John Boehner always abhorred a family fight. Maybe that’s what comes of growing up one of 12 children.
Time and again as House Speaker, Boehner buckled or bent rather than confront head-on a relatively small number of uncompromising hard-right conservatives in his own Republican caucus.
Now, by announcing he will step down as Speaker effective Oct. 30, Boehner has positioned himself to do what’s best for the country — strike a deal with Democrats to keep the government from shutting down through the new year — while ducking that family fight to hold on to power. Any deal Boehner cuts with the opposition party to continue funding the government will not include defunding Planned Parenthood, which will outrage tea party conservatives, but Boehner no longer has to worry about his job — he’s quitting before he can be fired.
Is that Boehner’s plan, to fall on his sword? We can hope. He indicated Friday he will be anything other than a lame-duck Speaker, saying, “I plan on getting as much of it done as I can before I exit.”
Nothing here bodes well in the long run, however, for a less polarized Washington, and it’s hard to see much good in it for the Republican Party. By deciding to step down as Speaker, Boehner may have spared his supporters the wrath of tea party conservatives in their districts. But the next Speaker may be even more beholden to that wing of the party, which has been emboldened by Boehner’s resignation. They claimed a great victory Friday.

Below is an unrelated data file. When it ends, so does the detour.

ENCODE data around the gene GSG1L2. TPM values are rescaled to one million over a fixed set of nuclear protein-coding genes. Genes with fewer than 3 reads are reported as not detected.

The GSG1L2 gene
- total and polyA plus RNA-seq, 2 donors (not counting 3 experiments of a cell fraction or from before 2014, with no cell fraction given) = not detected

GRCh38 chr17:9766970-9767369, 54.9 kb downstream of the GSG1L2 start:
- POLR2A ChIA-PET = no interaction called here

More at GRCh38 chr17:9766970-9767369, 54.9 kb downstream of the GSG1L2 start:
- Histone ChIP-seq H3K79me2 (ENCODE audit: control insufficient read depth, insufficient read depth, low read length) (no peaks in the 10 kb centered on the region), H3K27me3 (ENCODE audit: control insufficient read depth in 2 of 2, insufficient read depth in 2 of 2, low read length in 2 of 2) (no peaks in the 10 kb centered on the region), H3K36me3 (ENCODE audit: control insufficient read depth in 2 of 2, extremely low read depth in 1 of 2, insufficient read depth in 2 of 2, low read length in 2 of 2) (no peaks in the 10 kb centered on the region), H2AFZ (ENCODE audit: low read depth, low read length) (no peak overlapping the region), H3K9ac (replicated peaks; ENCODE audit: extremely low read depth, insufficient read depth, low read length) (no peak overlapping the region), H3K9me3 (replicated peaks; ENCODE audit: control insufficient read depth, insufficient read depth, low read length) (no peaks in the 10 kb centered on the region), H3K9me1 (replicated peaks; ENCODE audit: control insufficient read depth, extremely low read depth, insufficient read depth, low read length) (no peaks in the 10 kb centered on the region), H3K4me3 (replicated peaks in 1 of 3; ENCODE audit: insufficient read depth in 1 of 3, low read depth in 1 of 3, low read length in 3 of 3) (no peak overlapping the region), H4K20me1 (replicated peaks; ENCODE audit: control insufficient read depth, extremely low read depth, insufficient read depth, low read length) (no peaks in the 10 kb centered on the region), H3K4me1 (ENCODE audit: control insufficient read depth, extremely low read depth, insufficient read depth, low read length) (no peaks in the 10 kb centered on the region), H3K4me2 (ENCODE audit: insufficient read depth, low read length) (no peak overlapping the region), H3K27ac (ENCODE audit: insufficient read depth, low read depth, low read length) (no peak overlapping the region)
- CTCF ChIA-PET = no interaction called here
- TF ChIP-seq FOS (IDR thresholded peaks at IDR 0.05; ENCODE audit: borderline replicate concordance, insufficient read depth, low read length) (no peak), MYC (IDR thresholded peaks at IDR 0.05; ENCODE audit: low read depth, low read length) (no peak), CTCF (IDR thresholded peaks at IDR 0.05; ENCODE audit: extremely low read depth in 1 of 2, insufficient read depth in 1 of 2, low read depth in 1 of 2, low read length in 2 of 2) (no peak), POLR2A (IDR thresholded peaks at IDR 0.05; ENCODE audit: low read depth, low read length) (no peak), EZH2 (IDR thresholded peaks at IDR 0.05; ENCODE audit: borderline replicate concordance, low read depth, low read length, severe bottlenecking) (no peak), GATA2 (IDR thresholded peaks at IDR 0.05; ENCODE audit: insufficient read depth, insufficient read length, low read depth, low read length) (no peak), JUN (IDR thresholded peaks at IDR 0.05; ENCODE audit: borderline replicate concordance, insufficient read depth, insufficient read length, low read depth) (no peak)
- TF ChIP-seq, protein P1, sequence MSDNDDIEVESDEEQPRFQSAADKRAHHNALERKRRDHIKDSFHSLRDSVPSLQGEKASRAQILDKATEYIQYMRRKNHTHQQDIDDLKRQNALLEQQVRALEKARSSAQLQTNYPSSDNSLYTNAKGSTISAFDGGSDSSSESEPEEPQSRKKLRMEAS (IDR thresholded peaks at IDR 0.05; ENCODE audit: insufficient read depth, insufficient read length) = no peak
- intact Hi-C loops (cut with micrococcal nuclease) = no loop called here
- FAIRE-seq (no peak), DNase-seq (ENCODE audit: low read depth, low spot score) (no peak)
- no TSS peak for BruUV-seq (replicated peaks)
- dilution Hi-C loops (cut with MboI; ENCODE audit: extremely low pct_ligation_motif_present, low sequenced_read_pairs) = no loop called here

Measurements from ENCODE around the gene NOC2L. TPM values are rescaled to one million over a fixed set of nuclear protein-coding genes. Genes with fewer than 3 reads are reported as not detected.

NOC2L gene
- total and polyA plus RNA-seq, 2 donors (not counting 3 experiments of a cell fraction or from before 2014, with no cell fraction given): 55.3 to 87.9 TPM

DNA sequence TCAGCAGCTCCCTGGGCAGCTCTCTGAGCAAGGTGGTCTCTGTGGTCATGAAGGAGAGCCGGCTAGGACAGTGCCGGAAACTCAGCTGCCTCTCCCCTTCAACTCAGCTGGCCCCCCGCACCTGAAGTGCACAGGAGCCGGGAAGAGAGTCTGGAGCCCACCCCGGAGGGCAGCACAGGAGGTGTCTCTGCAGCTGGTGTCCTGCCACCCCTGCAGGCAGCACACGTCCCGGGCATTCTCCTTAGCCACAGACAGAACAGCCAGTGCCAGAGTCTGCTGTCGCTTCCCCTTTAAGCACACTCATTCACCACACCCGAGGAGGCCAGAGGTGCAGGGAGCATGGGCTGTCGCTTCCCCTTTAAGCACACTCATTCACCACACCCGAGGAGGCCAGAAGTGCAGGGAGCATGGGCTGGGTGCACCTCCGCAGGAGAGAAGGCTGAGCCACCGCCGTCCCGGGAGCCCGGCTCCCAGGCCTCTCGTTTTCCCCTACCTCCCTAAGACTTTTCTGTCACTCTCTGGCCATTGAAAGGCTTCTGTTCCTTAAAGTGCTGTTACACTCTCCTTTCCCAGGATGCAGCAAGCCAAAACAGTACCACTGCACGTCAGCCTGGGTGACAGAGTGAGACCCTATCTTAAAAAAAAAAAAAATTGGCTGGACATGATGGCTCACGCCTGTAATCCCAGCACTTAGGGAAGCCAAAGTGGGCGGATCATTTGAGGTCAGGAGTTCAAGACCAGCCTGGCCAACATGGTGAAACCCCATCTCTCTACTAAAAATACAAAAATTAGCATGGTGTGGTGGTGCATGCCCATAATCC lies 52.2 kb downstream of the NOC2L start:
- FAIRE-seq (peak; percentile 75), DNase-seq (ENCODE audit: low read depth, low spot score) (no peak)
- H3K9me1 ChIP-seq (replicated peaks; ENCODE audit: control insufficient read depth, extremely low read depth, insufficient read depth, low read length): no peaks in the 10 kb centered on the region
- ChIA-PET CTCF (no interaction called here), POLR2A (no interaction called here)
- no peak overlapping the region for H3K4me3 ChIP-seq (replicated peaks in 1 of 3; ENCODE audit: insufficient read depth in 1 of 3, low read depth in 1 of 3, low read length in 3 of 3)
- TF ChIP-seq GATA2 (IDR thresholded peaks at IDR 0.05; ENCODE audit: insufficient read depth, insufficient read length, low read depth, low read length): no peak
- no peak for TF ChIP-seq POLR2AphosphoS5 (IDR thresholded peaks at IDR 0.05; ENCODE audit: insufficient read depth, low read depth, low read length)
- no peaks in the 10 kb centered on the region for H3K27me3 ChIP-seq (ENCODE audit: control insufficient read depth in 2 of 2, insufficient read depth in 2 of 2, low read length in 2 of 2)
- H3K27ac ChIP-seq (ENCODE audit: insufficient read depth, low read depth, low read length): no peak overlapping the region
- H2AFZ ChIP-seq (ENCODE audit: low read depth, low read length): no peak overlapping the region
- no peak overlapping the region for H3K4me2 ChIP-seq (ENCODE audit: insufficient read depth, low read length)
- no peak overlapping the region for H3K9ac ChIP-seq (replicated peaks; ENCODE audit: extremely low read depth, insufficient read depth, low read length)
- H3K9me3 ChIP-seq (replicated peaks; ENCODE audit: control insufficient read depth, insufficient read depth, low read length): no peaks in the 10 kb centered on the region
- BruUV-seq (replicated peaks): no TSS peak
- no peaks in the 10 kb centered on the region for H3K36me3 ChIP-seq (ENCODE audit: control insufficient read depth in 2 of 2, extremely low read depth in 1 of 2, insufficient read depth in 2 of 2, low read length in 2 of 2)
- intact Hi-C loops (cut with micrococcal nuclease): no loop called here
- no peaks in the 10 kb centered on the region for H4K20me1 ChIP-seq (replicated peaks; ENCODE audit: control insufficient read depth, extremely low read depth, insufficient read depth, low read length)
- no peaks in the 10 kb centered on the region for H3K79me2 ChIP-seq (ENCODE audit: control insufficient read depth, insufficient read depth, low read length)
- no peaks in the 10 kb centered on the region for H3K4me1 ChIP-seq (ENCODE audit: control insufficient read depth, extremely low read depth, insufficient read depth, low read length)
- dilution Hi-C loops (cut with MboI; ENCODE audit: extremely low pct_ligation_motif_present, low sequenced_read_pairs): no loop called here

A Republican-controlled Congress has no choice but to compromise when there is a Democrat in the White House. That’s the only way a divided government gets stuff done. But the tail is wagging the dog. A relatively small number of hard-right conservatives in the House regularly stymies the efforts of Republicans who are more interested in governing than in hold-ups. The no-compromise faction would hold the government hostage to one hot-button issue after another, from funding Planned Parenthood to reauthorizing funding for the Export-Import Bank to raising the debt ceiling.
On Tuesday of last week, 11 freshman House Republicans sent Boehner a letter in which they all but begged him not to allow a bullying minority of their party’s caucus to force an “unnecessary and harmful government shutdown.” They pointed out that the 2013 shutdown, when Republicans balked at funding Obamacare, “not only hurt taxpayers with the loss of important government services — it actually cost more money to close the federal government than to keep it open.”
U.S. Rep. Adam Kinzinger, R-Illinois, told us that Boehner was taken down by “a couple of dozen people who became more obsessed with overthrowing the Speaker than advancing our conservative agenda.” Kinzinger called this “senseless legislative hostage-taking, which only serves to make the Republican Party smaller.”
There you have it. The more any political party insists on ideological purity, shoving career deal-makers like Boehner out the door, the more marginalized that party becomes. As Democrats learned in 1984 when their candidate for president, Walter Mondale, was trounced by Ronald Reagan, a party either shakes free of its most extreme faction or dies. What’s catnip to voters in a primary can doom a party in national elections.
Tea party Republicans are crowing. When Boehner resigned, “the establishment” lost, chortled Rep. Tim Huelskamp, R-Kansas.
Maybe so. But so did the GOP as a whole.
And so did a nation that continues to need a strong and viable conservative counterpoint to Democratic liberalism.
Because nobody’s got a lock on the whole truth.
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